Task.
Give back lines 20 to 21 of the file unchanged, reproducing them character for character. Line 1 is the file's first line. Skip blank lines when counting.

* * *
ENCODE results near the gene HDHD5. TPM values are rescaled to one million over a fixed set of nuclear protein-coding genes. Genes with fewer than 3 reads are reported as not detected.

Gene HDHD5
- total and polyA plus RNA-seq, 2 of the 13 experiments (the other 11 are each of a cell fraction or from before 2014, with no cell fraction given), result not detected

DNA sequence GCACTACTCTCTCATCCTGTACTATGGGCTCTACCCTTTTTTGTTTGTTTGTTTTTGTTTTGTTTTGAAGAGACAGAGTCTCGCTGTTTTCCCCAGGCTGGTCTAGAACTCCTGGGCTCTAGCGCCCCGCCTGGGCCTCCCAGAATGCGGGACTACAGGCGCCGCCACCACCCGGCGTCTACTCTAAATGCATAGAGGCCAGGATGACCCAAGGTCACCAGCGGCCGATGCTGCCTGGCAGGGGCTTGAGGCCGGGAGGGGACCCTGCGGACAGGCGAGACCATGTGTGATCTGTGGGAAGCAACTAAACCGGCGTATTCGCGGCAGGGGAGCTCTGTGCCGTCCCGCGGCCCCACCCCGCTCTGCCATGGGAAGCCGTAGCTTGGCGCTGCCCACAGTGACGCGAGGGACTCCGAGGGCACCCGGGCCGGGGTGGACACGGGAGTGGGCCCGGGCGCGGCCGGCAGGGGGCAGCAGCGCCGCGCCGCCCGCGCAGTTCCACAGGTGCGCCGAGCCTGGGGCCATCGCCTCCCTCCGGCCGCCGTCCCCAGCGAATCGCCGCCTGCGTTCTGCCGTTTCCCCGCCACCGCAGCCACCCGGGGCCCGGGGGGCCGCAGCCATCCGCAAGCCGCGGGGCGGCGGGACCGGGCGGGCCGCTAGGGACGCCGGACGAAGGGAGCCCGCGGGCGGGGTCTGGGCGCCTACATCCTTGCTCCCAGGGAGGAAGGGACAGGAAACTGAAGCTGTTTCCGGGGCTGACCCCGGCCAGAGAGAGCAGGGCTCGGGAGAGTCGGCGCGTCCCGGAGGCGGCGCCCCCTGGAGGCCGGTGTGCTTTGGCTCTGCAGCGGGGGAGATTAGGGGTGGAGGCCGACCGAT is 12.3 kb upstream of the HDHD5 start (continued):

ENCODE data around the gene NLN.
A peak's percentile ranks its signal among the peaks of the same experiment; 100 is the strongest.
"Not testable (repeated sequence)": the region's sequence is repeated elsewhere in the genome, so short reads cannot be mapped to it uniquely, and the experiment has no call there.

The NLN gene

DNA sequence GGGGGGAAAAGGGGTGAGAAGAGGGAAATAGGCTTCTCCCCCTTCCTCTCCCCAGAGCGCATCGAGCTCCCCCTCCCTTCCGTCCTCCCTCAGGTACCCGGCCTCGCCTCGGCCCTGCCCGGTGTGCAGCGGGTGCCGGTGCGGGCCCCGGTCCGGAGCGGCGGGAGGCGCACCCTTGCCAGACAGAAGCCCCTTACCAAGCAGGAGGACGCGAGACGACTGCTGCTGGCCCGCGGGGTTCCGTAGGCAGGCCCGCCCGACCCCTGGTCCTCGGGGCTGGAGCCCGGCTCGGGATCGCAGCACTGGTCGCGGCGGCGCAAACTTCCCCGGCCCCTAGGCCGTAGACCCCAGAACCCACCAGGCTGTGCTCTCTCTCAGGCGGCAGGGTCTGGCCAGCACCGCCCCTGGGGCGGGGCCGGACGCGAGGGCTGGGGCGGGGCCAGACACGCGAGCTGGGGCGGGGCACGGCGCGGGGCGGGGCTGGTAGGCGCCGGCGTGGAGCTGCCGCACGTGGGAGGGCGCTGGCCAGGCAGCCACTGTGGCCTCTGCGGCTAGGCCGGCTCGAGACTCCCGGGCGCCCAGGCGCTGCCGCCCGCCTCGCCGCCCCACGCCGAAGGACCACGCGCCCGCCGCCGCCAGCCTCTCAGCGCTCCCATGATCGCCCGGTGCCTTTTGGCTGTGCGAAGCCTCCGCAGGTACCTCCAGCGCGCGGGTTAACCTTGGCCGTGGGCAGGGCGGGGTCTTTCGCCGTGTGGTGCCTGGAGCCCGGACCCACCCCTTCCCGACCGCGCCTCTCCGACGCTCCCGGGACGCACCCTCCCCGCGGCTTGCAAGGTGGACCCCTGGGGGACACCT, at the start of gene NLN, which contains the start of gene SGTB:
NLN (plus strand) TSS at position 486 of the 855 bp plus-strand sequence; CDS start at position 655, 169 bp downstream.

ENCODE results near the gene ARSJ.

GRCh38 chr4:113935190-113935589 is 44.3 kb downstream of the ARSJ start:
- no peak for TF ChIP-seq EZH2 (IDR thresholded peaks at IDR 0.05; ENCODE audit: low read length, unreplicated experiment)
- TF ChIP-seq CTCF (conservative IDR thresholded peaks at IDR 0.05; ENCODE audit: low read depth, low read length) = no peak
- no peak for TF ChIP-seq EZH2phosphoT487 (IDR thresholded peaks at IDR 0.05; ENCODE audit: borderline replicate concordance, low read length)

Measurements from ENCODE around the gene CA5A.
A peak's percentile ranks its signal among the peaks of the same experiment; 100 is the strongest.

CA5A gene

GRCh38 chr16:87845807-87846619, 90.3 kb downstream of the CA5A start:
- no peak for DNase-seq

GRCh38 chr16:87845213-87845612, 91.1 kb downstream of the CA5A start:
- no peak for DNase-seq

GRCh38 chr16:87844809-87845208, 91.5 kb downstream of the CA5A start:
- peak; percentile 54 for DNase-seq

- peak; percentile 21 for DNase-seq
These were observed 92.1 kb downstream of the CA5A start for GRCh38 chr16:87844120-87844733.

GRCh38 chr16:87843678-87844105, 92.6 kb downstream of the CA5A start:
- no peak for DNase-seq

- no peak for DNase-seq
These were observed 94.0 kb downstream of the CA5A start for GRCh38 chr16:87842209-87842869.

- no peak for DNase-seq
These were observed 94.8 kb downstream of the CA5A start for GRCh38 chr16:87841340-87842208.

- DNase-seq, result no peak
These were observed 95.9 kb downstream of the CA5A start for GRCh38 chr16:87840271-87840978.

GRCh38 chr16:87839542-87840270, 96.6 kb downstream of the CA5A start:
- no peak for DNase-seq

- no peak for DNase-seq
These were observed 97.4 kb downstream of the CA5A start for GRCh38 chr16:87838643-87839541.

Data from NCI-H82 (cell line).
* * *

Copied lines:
- no peak for DNase-seq

GRCh38 chr16:87845213-87845612, 91.1 kb downstream of the CA5A start: